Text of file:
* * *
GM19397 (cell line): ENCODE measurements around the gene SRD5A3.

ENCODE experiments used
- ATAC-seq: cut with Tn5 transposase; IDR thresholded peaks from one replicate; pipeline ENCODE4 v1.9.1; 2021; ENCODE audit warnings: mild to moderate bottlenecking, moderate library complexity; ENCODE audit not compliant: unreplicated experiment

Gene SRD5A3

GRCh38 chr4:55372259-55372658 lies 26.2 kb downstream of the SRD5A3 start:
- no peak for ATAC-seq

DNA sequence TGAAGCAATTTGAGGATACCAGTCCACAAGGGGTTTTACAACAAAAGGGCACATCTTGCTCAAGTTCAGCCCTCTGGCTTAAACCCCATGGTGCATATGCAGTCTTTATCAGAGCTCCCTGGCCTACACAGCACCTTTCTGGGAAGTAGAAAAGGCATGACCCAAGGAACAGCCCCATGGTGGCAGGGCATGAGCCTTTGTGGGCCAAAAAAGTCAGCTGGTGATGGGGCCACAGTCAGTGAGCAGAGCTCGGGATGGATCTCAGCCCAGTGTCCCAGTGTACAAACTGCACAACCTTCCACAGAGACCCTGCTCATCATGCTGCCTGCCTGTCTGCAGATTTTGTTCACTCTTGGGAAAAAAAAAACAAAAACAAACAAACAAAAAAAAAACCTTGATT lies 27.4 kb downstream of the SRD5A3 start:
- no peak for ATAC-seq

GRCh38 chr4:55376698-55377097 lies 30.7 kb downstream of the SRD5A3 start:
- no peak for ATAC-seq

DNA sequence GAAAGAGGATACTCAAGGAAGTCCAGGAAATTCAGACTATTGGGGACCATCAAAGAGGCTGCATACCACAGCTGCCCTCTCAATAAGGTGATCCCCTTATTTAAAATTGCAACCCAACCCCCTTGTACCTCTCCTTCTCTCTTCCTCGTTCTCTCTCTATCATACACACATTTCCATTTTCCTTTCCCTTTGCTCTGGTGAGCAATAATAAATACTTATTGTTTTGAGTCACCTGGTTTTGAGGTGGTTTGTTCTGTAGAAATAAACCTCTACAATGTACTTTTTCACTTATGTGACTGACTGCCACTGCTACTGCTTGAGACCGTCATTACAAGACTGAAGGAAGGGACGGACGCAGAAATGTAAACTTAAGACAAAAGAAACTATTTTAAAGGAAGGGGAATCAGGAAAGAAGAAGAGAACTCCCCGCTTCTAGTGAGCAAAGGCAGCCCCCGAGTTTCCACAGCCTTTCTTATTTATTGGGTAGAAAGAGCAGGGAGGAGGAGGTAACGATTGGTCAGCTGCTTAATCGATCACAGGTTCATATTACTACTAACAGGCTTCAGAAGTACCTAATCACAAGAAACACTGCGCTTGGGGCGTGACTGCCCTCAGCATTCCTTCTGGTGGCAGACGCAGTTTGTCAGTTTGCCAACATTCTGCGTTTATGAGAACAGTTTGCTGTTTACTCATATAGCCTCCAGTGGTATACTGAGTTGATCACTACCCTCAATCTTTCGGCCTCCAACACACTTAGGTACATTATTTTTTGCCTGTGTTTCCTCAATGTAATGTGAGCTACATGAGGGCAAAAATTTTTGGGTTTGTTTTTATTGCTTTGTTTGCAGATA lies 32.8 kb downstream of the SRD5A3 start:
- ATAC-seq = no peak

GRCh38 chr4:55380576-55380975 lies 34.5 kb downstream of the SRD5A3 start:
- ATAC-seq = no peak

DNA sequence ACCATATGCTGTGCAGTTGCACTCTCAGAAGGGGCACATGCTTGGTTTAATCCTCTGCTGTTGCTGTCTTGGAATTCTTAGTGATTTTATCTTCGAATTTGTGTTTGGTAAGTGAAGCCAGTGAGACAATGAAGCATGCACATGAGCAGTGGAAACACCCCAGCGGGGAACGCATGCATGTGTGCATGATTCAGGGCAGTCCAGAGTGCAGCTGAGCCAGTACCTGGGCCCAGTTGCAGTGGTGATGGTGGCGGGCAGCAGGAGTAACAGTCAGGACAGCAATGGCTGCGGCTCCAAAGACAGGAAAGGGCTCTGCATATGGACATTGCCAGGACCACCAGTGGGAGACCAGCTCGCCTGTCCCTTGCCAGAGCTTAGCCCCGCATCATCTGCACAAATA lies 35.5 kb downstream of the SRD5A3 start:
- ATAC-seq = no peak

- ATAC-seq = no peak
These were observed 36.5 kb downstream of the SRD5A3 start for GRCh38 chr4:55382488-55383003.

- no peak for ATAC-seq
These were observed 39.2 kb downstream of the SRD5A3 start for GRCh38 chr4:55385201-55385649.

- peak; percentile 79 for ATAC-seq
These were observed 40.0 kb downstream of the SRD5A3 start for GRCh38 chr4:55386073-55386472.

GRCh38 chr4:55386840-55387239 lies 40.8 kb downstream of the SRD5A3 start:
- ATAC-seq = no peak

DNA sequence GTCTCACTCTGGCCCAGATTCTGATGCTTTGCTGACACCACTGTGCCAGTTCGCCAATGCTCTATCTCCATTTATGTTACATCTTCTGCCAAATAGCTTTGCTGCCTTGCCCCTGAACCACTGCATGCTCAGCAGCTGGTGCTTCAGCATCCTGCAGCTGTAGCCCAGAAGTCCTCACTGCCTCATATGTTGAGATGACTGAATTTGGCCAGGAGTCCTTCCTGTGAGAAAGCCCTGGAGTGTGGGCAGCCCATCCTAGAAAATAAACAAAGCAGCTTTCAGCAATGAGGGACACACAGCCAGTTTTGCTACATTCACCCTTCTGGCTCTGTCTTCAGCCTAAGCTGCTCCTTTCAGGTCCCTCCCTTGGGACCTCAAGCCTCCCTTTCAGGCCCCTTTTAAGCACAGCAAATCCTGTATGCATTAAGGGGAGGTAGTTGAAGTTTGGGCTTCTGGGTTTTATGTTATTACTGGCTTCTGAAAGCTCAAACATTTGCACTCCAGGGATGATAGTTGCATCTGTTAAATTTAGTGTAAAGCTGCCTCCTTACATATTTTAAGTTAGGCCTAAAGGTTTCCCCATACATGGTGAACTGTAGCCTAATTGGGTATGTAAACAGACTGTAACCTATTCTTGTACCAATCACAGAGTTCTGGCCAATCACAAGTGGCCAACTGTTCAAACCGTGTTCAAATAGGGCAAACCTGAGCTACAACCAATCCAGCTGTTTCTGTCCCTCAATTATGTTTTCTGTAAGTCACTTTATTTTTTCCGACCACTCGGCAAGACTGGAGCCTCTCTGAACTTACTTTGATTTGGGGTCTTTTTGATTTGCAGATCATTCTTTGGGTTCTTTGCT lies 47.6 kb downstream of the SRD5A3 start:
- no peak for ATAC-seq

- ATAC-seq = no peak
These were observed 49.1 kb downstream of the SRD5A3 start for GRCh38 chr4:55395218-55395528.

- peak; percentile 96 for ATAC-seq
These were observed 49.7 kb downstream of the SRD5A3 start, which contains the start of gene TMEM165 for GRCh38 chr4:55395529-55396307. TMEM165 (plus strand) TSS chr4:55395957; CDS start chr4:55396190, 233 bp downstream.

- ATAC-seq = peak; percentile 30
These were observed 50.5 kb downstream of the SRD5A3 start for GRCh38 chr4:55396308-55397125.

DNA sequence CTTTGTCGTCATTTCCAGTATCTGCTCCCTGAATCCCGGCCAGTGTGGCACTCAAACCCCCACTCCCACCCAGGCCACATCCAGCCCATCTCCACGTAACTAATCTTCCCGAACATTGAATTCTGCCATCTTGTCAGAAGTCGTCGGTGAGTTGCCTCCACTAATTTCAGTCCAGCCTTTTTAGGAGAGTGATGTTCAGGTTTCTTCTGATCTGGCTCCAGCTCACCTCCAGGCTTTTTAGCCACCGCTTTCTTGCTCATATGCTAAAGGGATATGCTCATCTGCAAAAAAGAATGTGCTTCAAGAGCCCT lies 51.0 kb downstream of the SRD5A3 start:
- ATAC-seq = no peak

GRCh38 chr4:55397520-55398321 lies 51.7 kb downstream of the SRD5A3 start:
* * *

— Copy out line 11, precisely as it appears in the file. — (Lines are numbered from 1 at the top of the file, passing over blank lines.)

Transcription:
DNA sequence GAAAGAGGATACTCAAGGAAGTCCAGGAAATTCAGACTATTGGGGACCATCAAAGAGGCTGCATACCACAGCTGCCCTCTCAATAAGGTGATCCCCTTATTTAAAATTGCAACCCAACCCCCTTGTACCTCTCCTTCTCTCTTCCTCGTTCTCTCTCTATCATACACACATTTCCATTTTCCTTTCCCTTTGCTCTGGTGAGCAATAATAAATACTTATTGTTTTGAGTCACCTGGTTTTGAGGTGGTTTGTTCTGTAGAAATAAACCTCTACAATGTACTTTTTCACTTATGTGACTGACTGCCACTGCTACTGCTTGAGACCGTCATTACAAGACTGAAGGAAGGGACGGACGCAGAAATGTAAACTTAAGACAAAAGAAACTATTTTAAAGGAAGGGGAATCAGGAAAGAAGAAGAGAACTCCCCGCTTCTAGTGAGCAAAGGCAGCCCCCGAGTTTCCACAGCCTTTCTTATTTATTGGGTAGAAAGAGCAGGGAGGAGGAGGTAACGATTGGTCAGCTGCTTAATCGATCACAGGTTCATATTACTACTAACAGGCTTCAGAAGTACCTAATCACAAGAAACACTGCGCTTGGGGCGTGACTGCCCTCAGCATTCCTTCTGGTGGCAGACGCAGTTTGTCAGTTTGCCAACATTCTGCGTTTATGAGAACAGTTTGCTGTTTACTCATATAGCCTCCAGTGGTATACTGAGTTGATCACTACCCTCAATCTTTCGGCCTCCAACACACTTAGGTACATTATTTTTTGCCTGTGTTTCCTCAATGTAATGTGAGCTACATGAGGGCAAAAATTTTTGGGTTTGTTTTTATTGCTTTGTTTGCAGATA lies 32.8 kb downstream of the SRD5A3 start: